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OCEAN is an online resources of the Building Codes Assistance Project. Here they provide a case study of the work happening in San Antonio. On March 12, 2009, the San Antonio City Council voted to approve and adopt a new Sustainable Buildings Ordinance that increases the energy efficiency of buildings by 15% more than the existing San Antonio and Texas state energy codes. This measure incorporated water conservation and other green building elements for all new construction, additions and substantial renovations in the city. The ordinance will make San Antonio the third major city to adopt advanced energy codes in Texas, joining Austin and Houston. The new ordinance will go into effect January 1, 2010, and mark a significant collaborative effort by many stakeholders.
The goal of the Reuse Roadmap is to develop a high-level approach to help guide utilities and industry decision-makers in issues to address when considering water reuse Like the Energy and Nutrients roadmaps, the Water Reuse roadmap is brief and high level to be accessible to all types of stakeholders, including public officials, utility managers, operators, engineers, and regulators The roadmap will not "reinvent the wheel," with all of the great technical resources available. Rather, the focus will be to help decision-makers to quickly understand the strategic issues inherent in a water reuse effort
Tucson, AZ has been pairing water conservation and development of new regional partnerships with Phoenix to source water sustainably in a drought-stricken area.
Powerpoint outlining the city of Philadelphia's approach to adapting to modern water policies and actions to encourage innovation and sustainable growth.
Climate change is happening. Past greenhouse gas emissions have committed us to decades of rising temperatures and seas. Recent studies, factoring in ice-sheet melt, estimate that we may experience an average of up to 6 feet of sea-level rise across the globe over the next century. The potential physical and fiscal impacts of sea-level rise (SLR) are stark. We are already seeing increasing erosion of our beaches and the inundation of low-lying wetlands. Physically, SLR will intensify impacts from storm surge, flooding, and erosion. Fiscally, governments will need to spend large amounts of money on emergency response and to rebuild flooded infrastructure. Valuable government tax base and significant private investment will literally fall into the sea. And, if governments fail to plan for these impacts, legal fallout is a certainty.
Powerpoint presentation outlining the key features of integrated water resource management for cities.
Creating a healthy, livable, and equitable city must include a commitment to effective water management. Yet, most cities have a water system that is burdened by serious threats, from lack of funds for proactive maintenance to challenges in quality or supply, that are too great to solve with current management practices. Cities can instead create a more resilient water system by transitioning to a new framework: integrated water management. This approach to water management can help cities leverage limited resources more efficiently and better safeguard the important roles that water fills in residents' lives. Residents depend upon safe drinking water flowing reliably from their taps, and cities must safeguard this vital service to protect the health of their residents. Providing clean drinking water equitably to all, regardless of income level or location within the city, is essential to preserve public trust in government. Water is a necessary commodity, powering residents' lives and businesses. Safe and easy access to healthy, attractive, and recreational waterways greatly enhances livability and economic development; even without a body of water, cities can generate new economic opportunities through infrastructure investment and maintenance.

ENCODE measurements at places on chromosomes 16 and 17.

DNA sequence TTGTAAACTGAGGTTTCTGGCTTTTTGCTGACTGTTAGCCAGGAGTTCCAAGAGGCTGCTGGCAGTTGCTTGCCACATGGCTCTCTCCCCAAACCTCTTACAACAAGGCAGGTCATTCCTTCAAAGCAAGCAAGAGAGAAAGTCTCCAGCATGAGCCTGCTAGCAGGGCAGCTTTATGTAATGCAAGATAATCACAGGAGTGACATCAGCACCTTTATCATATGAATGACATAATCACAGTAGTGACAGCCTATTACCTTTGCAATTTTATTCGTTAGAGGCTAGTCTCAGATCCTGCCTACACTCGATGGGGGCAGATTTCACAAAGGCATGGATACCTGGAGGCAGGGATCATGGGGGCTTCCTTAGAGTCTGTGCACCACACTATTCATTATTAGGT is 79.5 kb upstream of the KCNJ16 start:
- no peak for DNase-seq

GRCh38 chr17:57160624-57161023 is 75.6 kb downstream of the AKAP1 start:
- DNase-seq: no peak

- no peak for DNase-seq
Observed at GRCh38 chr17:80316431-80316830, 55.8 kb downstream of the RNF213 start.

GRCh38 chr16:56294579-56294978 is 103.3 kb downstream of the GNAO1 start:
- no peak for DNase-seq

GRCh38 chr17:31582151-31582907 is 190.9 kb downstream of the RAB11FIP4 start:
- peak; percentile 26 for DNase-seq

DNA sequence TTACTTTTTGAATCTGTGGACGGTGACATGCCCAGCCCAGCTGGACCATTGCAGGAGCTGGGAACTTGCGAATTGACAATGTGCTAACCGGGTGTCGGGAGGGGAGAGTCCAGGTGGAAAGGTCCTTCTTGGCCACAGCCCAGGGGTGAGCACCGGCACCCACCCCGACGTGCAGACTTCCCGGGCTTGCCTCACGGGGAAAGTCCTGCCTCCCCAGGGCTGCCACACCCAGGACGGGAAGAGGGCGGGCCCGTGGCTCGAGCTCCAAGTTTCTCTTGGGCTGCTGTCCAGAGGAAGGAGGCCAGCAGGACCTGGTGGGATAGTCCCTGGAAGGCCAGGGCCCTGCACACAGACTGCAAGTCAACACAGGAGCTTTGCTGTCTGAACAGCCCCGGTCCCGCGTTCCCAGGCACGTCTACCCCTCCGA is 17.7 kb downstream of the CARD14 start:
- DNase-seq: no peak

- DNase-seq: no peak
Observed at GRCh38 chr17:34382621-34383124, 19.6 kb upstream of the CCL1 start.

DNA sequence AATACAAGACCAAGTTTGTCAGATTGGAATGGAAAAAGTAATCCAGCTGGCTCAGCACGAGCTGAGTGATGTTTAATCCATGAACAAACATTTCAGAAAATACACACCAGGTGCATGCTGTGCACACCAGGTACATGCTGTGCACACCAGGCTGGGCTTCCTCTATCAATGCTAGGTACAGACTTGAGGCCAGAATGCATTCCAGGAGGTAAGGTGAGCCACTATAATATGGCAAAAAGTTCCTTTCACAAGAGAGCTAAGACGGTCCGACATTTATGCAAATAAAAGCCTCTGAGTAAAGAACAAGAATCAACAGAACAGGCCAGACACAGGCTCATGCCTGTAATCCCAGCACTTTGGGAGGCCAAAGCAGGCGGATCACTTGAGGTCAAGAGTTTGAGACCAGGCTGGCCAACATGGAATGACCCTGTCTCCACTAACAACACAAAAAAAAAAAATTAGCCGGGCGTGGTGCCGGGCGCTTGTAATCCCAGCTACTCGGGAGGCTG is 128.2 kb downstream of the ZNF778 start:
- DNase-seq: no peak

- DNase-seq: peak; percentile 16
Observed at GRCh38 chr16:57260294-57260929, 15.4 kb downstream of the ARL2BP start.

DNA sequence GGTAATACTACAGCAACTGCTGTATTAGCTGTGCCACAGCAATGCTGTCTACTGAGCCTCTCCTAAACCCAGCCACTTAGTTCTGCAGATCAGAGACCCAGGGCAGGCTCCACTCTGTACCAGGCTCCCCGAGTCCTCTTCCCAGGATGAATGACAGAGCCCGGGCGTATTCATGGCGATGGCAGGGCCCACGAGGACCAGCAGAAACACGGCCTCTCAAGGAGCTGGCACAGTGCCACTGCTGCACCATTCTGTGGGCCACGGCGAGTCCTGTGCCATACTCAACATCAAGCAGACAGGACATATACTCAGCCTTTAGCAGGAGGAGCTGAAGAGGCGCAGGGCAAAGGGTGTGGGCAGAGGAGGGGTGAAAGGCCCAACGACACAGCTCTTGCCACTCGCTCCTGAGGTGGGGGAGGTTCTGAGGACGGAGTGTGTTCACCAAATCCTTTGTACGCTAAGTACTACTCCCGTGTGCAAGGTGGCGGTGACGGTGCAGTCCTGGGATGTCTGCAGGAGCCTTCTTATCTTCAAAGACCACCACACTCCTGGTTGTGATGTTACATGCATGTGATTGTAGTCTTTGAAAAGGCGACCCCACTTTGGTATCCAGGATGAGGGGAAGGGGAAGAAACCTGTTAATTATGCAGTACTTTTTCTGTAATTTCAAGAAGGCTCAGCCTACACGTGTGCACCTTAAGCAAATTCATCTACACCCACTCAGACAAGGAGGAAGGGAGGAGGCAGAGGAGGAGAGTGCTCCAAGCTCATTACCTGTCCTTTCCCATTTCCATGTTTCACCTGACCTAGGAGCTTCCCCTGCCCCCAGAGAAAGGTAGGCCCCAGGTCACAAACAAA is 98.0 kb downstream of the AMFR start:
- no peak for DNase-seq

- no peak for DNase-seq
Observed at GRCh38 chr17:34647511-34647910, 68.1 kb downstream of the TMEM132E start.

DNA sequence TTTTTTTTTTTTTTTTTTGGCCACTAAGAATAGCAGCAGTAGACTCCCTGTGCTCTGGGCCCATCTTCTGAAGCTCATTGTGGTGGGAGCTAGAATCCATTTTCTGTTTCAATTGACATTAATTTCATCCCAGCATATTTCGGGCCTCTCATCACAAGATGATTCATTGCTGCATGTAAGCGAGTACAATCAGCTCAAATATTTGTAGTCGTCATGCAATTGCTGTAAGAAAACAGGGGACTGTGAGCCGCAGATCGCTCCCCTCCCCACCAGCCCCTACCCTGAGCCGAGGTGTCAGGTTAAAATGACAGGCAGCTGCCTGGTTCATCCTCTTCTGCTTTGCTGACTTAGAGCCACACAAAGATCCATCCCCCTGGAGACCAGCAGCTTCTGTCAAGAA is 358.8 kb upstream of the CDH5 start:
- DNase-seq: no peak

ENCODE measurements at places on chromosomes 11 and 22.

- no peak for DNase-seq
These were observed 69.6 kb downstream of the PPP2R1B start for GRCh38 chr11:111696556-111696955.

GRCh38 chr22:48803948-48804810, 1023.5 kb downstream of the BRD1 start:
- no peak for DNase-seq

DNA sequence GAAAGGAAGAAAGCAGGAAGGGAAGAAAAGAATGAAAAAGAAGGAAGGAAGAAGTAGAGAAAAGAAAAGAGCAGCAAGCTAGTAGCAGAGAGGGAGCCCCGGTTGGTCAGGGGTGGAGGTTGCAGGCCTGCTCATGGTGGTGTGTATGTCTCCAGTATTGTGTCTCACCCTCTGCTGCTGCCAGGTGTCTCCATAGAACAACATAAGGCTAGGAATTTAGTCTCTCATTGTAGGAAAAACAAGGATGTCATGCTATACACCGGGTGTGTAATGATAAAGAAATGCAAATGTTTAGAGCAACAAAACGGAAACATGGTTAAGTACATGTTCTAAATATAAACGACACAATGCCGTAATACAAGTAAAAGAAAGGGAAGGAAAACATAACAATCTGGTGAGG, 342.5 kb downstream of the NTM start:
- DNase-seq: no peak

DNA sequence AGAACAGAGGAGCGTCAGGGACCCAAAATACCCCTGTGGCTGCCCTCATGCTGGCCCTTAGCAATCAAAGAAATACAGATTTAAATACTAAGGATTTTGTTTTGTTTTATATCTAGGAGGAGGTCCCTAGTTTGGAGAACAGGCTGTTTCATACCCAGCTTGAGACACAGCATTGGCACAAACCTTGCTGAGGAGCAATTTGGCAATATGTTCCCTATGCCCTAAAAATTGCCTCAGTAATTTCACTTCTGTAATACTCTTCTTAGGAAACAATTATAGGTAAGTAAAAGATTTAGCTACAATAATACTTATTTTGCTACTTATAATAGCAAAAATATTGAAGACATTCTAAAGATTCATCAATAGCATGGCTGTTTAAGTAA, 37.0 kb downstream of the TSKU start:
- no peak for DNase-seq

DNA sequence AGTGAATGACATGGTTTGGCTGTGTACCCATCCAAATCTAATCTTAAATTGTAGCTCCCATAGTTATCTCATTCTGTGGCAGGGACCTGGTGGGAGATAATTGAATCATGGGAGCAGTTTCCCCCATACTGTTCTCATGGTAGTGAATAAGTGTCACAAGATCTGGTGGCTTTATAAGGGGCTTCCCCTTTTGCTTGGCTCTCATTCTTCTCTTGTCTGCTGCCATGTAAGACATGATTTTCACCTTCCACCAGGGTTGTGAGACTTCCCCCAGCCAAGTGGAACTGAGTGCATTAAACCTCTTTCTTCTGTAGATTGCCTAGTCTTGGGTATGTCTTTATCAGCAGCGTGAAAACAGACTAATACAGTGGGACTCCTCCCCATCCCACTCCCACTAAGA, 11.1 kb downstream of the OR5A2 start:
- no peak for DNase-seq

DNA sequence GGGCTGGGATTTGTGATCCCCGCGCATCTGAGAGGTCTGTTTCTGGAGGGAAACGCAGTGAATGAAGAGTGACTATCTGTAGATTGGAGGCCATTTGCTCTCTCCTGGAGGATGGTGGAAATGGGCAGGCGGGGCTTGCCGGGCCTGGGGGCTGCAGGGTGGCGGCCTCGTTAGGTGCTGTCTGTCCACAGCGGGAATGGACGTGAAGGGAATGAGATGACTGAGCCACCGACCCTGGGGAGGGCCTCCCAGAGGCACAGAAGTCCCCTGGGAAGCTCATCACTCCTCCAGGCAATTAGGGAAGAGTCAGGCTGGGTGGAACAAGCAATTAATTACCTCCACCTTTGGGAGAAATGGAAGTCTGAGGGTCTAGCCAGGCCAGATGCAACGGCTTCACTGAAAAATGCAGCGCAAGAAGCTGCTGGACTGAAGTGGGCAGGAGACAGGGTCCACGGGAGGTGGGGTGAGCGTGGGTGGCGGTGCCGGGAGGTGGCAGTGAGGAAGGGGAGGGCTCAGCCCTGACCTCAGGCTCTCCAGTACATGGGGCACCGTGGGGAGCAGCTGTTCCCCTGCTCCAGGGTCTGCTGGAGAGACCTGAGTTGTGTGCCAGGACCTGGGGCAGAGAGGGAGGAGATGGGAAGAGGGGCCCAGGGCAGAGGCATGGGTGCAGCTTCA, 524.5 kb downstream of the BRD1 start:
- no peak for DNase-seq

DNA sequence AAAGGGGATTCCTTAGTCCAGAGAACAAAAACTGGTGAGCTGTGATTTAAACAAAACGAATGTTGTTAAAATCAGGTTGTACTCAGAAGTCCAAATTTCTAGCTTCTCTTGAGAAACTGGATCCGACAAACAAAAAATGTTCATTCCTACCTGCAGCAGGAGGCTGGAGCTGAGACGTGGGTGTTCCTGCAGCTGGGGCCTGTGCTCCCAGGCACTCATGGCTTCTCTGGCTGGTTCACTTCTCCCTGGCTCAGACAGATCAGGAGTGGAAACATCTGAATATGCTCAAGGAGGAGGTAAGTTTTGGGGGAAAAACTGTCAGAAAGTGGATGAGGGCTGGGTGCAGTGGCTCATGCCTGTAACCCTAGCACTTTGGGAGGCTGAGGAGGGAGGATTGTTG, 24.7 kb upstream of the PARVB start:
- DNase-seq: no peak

Approval and adoption of policies related to Santa Clara's water management system in the face of climate change.
The relationship between water and energy is a close one. Water requires a tremendous amount of energy to move from a reservoir or well, through the treatment process, and out into a distribution system. In addition, energy is required to process wastewater and recycle or discharge it. The energy required to operate the water and wastewater system is often called embedded energy. Despite this strong connection, the energy intensity of water and wastewater systems is relatively undocumented. There are few data sources and reports analyzing the energy required to move and treat water, and the data generally are not publicly available. ACEEE has been working to gain a better understanding of the energy embedded in water in order to help water utilities reduce costs, improve energy efficiency, and quantify the avoided energy and pollution savings that accrue as a result of water conservation programs. As part of an ongoing effort to advance the understanding of the water-energy nexus and bring attention to possible opportunities, the National Association of Water Companies (NAWC) and the American Council for an Energy-Efficient Economy (ACEEE) collaborated on a new research project to gather primary information on the amount of energy required to treat and distribute water. ACEEE and NAWC jointly produced a survey for NAWC's member companies related to their energy use and water processing. NAWC has over 100 member water and wastewater companies of varying sizes throughout the United States.
Brochure advertising and soliciting participation from citizens in the city's rain water harvesting and rebate program.